More than Meets the Eye
Crafting a lighting design solution that balances vision, art and science to meet the needs of many users.
To the general public, lighting design might seem like an engineering discipline utilizing simple, utilitarian sets of decisions about where to place fixtures and how to control them. For RDG’s lighting designers, however, lighting design involves an in-depth understanding of multiple factors: architecture, interior design, theatre, ambience, cost-effectiveness, efficiency, energy, mood, safety, even aspects of wellness. It takes a unique approach to design a lighting strategy for each project because the experience of light – its brightness, color, intensity, glare – varies from person to person. Crafting a solution that is fully integrated into the architectural environment and can meet the needs of many users requires a delicate balance of vision, art and science.
Vision, Art, and Science in Lighting Design
Vision is the true reason that lighting exists. We light places for people to see, to both experience the beauty of the environment and to ensure that the lighting levels within those spaces meet the visual requirements of occupants. Understanding the biology behind the vision is critical. Designing a lighting program for a senior living project requires a much different approach than that of an elementary school or an office building.
To understand the role of lighting design in the user experience, it helps to first define the different elements of lighting design itself. Lighting adds to the beauty of spaces in which we live, work and play. The art of lighting design refers to these aesthetics, the interplay of color and texture through highlights and shadows that further enhance the architectural environment. Elements that provide visual interest – an accent wall, a featured finish material, a unique architectural detail – can be brought to life through effective lighting design.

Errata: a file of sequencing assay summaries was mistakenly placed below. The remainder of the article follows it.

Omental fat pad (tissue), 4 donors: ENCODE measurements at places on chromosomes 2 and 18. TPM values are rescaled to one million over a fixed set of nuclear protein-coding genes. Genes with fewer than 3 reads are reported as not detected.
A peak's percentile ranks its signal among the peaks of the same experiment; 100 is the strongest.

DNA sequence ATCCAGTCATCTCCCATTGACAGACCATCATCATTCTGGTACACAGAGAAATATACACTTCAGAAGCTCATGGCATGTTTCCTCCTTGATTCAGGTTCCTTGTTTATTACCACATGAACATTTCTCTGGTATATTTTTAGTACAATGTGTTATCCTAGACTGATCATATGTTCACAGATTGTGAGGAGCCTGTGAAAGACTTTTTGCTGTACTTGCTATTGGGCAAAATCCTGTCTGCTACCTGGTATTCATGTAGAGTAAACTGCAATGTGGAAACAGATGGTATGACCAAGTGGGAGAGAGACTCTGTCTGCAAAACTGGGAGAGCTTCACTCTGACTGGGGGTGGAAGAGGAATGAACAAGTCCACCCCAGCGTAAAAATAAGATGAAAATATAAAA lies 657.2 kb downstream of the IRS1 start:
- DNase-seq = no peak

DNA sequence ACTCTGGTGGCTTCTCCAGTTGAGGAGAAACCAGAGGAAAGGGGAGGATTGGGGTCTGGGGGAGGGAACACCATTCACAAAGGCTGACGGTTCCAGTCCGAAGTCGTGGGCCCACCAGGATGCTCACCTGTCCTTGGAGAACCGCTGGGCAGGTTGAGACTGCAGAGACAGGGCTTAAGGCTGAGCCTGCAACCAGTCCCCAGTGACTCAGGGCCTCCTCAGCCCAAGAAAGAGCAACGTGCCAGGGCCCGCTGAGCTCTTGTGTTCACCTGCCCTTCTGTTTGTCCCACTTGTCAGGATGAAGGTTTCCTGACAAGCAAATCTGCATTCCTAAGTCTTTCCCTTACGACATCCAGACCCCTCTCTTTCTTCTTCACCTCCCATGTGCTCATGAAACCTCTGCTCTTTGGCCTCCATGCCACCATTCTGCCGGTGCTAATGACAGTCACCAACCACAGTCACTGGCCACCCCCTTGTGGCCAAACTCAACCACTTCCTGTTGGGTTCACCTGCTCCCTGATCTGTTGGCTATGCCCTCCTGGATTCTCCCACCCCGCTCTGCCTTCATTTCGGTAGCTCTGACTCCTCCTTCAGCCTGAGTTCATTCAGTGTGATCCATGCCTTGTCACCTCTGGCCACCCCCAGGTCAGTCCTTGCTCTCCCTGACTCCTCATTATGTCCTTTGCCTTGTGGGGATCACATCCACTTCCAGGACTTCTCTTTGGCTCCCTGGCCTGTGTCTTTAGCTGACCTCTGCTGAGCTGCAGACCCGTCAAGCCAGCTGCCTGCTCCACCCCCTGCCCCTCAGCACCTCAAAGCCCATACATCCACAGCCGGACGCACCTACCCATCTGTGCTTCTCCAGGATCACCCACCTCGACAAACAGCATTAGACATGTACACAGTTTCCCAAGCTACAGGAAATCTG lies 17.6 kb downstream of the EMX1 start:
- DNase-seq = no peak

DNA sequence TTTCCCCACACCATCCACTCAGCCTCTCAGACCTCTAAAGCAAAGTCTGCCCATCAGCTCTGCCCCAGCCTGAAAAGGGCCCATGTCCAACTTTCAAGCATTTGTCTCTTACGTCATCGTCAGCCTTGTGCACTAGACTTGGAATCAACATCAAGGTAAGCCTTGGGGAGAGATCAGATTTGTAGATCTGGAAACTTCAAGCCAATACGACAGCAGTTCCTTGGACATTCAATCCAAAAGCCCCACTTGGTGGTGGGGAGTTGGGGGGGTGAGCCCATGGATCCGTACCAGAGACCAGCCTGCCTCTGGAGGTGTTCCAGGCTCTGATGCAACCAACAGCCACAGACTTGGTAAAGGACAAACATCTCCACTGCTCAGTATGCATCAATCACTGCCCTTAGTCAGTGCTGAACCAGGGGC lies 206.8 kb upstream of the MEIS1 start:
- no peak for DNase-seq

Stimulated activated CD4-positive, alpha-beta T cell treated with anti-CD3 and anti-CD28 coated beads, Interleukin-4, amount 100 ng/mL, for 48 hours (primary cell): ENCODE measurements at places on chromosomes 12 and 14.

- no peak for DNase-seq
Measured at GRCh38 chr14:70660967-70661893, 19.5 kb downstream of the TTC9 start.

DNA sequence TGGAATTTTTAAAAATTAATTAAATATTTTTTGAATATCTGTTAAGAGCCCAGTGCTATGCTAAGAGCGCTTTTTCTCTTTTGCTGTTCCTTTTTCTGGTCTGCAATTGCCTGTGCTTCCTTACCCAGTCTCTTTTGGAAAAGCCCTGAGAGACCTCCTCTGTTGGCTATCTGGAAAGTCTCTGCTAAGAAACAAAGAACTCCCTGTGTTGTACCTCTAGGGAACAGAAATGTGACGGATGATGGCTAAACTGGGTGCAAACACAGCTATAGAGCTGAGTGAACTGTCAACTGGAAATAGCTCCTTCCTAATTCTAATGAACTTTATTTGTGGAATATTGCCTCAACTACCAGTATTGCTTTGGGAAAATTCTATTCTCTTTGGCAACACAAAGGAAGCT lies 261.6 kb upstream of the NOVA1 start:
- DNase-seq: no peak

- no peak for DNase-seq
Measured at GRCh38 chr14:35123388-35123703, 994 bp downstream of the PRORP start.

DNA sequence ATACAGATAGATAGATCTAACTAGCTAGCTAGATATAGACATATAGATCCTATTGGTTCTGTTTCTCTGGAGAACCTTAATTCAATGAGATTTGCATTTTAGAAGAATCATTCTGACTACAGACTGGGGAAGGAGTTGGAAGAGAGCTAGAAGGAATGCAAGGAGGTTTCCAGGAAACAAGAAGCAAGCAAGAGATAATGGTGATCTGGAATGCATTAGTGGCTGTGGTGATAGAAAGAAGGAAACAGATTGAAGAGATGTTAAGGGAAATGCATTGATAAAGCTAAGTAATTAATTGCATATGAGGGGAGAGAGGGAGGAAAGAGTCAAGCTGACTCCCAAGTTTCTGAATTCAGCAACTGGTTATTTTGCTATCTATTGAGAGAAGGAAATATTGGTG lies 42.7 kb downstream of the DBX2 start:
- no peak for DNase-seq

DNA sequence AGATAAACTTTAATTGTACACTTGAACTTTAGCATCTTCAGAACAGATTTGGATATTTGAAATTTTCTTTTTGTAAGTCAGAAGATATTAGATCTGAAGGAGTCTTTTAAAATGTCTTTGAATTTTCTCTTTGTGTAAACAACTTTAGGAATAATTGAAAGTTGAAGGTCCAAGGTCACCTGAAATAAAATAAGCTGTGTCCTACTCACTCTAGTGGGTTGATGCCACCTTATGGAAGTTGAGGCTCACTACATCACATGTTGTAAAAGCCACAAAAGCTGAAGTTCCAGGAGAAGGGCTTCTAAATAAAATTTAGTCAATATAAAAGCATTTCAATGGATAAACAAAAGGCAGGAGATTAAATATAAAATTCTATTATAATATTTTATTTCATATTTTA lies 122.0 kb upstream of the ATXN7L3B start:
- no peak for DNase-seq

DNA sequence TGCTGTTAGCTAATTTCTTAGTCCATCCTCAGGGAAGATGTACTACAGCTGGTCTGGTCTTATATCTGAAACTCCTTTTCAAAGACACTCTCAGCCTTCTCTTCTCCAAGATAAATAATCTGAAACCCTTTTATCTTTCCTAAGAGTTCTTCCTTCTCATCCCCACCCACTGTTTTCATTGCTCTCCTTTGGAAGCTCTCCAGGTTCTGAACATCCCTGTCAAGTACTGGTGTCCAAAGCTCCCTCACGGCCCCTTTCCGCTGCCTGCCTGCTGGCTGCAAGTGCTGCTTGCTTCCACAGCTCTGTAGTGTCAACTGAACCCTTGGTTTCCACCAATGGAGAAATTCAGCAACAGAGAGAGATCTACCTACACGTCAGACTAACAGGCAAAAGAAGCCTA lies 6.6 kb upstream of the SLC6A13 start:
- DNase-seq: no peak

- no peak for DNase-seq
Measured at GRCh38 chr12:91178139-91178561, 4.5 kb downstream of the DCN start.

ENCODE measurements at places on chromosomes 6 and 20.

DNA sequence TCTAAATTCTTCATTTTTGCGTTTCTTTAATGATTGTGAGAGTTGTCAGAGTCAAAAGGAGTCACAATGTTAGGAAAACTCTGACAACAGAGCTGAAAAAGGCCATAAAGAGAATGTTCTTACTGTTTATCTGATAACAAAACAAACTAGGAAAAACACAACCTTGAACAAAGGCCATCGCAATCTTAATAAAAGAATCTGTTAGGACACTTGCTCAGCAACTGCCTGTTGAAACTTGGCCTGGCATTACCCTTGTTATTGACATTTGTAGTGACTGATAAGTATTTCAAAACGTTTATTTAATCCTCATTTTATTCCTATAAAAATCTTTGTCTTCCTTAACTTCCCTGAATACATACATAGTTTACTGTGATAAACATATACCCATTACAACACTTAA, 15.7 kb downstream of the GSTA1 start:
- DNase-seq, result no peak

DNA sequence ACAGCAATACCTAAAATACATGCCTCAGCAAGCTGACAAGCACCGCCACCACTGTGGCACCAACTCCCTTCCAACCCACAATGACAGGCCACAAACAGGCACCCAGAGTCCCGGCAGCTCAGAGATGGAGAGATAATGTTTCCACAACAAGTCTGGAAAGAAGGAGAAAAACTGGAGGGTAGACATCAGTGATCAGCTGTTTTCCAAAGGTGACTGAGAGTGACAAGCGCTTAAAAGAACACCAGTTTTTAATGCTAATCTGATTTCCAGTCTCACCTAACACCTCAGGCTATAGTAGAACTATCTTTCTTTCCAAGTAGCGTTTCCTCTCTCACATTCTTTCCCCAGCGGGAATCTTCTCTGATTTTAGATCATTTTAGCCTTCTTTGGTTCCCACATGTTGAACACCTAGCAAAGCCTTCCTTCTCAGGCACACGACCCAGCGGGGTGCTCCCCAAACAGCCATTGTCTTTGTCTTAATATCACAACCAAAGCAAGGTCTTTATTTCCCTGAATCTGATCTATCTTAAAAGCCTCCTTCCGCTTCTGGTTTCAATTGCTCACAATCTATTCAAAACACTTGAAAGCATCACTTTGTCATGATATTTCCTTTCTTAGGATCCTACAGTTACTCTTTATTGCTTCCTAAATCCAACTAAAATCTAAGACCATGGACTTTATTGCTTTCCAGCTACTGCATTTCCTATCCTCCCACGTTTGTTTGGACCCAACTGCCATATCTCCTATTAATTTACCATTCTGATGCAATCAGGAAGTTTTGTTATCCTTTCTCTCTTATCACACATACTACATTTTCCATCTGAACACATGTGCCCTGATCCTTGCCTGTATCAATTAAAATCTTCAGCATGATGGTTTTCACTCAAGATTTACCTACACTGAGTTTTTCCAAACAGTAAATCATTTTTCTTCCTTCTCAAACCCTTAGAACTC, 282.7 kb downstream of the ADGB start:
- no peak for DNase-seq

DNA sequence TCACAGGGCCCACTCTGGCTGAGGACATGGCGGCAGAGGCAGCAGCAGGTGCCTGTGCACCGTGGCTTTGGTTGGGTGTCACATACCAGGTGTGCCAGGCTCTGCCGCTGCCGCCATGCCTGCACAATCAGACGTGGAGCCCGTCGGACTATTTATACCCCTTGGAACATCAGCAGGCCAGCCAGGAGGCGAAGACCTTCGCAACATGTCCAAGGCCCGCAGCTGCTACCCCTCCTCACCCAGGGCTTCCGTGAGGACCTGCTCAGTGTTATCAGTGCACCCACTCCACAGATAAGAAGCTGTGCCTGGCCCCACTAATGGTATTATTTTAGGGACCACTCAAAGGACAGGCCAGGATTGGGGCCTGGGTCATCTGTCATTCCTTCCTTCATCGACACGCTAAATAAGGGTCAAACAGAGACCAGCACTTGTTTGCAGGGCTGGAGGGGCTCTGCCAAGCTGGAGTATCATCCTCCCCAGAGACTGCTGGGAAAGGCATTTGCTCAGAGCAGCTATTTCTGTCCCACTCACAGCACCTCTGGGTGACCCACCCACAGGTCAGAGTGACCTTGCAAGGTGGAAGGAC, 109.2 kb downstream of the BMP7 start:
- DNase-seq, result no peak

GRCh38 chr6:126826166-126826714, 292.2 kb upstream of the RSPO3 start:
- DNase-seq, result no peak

The science of lighting is essentially the technology behind the design. In-depth knowledge about the physics of light (optics, electrical theory, color theory, construction materials and controls) is essential to the success of any lighting design and allows designers to bring a project from concept to reality. At RDG, we actually use a working lighting lab to allow both designers and clients to experience unique lighting conditions and understand how to manipulate lighting in space.
A Look at Effective Lighting Design in Action
Balance between art, science and vision is successful when designers consider the different kinds tasks or activities users are performing in various spaces. For instance, WELL guidelines stress the importance of quality light in a work environment. To create comfortable and effective work environments, lighting designers work closely with architecture and interior design teams to review room geometry, surface reflectances and glare potential from both natural and artificial sources.
In a church, on the other hand, considerations around lighting may focus more on how design can enhance the worship experience. Recently our team was working on a church design project, and the building committee expressed the challenge that lighting levels were too low in the pews for their aging congregation. Our first site visit revealed beautiful, ornate architectural details that were sitting in the dark, unnoticed. With RDG’s comprehensive design approach, we were able to provide the congregation with higher lighting levels while also bringing reverence to the historical fabric of the building. The result is a solution that addresses insufficient lighting levels (the impetus for the project in the first place) and brightens the entire sanctuary to offer church-goers an enhanced worship experience.
New advances in lighting are also informing senior living design. Collaborating with memory care units and Alzheimer’s researchers, we’re seeing the benefits of utilizing tunable lighting systems in addition to higher task lighting levels to impact patients’ circadian cycles. These systems, which go above the minimum foot-candles required in most design guides for senior living environments, help reduce the impact of dementia and other brain disorders and increase visual acuity to better the quality of life for both the patients and staff at the facility.
Effective lighting design strikes a careful balance between easily maintained and dependable technology solutions that are within a project’s budget- and end results that are aesthetically pleasing to the natural or architectural environment. Approaches such as these – ones that combine the art, science and visual aspects of lighting – allow for a complete, holistic and effective design that can successfully meet the needs of a variety of users.